Can The Degree of Hydronephrosis on Ultrasound Predict Kidney Stone Size?

Background

Symptomatic renal colic is a common complaint presenting to the emergency department (ED), with a rate of 126 to 226 per 100,000 ED visits [1]. In the ED, CT is frequently used to make the definitive diagnosis as it allows for determination of stone size and location, degree of hydronephrosis, and evaluation of other pathology that may mimic renal colic. However this is a particularly worrisome approach in patients with recurrent ureteral stones who have been exposed to numerous previous CT imaging studies. Previous data has shown that emergency physician performed ultrasound is accurate at identifying hydronephrosis, which in combination with hematuria, is sufficient for the diagnosis of renal colic [2,3]. Furthermore,  an ultrasound first approach has been shown to be safe and reasonable as an initial evaluation for suspected renal colic [4]. What ultrasound does not tell us about renal colic is the size of the ureteral stone, which can be useful in determining the need for immediate intervention versus medical management. The following study seeks to determine if the degree of hydronephrosis seen on ultrasound performed by emergency physicians, can be predictive of ureteral stone size.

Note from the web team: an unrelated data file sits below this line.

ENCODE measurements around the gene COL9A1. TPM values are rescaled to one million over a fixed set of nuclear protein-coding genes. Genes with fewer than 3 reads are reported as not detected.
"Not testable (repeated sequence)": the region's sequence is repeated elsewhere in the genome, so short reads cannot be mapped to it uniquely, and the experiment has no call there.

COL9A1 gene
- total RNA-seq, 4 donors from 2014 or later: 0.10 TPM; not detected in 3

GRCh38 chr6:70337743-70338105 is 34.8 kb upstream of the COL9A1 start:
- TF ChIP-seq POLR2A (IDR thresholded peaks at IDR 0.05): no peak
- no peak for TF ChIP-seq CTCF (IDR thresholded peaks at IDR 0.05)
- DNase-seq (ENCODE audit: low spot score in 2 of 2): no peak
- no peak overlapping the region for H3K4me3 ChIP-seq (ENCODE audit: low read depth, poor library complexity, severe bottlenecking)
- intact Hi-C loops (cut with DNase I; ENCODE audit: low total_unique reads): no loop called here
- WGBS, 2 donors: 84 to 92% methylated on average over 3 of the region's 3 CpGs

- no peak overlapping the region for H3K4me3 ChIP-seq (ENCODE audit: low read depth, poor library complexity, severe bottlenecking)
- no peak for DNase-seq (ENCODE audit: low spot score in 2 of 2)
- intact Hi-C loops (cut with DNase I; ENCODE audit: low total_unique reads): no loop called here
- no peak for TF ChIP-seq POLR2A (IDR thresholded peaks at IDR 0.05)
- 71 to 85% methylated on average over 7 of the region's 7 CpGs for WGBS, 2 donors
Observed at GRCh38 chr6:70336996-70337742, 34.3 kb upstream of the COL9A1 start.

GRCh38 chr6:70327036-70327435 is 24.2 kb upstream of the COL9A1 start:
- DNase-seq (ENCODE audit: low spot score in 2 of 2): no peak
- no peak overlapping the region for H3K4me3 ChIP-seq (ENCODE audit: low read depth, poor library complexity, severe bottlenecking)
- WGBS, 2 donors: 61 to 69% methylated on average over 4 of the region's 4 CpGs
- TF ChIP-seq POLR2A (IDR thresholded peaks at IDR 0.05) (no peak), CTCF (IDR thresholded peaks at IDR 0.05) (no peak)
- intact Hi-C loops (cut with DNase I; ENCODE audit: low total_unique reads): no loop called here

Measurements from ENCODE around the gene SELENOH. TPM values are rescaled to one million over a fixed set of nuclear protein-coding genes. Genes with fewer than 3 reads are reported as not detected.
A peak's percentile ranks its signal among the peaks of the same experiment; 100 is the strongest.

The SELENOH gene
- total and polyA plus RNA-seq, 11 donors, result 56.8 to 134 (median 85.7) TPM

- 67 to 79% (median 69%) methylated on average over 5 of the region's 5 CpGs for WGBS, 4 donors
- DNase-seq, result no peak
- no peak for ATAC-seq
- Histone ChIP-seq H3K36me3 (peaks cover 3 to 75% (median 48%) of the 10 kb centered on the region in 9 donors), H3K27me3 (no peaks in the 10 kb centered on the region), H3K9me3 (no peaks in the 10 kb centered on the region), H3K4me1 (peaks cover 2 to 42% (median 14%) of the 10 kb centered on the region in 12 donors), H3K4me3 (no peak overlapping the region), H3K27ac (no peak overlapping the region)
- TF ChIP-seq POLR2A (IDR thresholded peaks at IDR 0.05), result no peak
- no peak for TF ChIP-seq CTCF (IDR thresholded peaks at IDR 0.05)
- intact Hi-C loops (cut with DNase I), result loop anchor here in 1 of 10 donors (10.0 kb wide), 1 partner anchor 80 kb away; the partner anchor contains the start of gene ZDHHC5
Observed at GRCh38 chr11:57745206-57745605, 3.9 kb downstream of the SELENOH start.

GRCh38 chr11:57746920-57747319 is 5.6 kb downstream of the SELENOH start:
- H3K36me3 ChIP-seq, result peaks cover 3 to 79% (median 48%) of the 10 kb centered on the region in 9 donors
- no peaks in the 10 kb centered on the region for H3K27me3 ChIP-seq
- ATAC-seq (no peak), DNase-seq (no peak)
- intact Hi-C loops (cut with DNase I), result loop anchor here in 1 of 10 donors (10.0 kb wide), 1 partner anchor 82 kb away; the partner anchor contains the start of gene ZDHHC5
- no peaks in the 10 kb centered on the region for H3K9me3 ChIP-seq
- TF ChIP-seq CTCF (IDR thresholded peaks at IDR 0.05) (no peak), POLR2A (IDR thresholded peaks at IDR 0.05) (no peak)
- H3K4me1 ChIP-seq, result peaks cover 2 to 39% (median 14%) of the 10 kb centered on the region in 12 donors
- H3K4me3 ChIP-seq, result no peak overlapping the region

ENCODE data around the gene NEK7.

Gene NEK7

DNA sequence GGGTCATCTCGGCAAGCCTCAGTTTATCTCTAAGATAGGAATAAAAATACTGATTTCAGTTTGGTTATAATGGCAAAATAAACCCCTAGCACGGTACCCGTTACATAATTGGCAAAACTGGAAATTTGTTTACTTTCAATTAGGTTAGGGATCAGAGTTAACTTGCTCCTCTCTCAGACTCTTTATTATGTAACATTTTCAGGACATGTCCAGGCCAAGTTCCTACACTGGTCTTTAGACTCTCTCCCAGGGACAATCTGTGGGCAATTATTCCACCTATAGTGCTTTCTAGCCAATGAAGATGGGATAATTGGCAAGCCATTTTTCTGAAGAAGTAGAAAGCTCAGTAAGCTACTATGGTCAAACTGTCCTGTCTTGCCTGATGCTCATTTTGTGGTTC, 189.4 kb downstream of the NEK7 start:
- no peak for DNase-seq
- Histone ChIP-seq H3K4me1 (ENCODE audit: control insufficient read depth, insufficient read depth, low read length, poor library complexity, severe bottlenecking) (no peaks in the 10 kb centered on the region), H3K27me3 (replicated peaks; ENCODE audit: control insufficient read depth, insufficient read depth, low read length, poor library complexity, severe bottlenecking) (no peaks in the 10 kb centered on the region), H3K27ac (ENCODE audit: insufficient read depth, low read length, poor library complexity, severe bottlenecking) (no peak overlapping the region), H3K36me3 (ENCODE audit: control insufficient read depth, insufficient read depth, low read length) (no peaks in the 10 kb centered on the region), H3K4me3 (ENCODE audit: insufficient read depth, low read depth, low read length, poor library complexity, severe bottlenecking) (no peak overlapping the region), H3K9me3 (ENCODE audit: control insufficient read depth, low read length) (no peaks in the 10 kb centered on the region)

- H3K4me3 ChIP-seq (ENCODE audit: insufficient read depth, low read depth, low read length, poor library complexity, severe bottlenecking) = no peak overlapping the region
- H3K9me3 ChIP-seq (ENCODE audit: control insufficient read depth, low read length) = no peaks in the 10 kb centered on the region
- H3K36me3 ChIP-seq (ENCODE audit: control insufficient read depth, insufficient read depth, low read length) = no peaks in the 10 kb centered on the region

Can the degree of hydronephrosis on ultrasound predict kidney stone size?

Clinical Question

Can the degree of hydronephrosis on ultrasound predict kidney stone size?

Methods & Study Design

  • Design
    • Retrospective chart review of emergency department (ED) patients at a single academic medical center
  • Population + Inclusion Criteria 
    • Adult patient presenting to the emergency department who had confirmed ureterolithiasis on noncontrast CT and a focused emergency renal ultrasound performed
  • Exclusion criteria
    • No specific criteria
  • Intervention
    • A focused renal ultrasound was performed in the ED by an emergency medicine resident or attending to evaluate for the presence of hydronephrosis as an indicator of obstructive ureterolithiasis
    • All ultrasound examinations were subsequently reviewed for quality assurance by an emergency ultrasound fellowship trained emergency physician
  • Outcomes
    • Each focused renal ultrasound classified the degree of hydronephrosis as none, mild, moderate, or severe and this was compared to the ureteral stone size on noncontrast CT
      • Definitions:
        • Mild hydronephrosis was defined as enlargement of the calices withpreservation of the renal papillae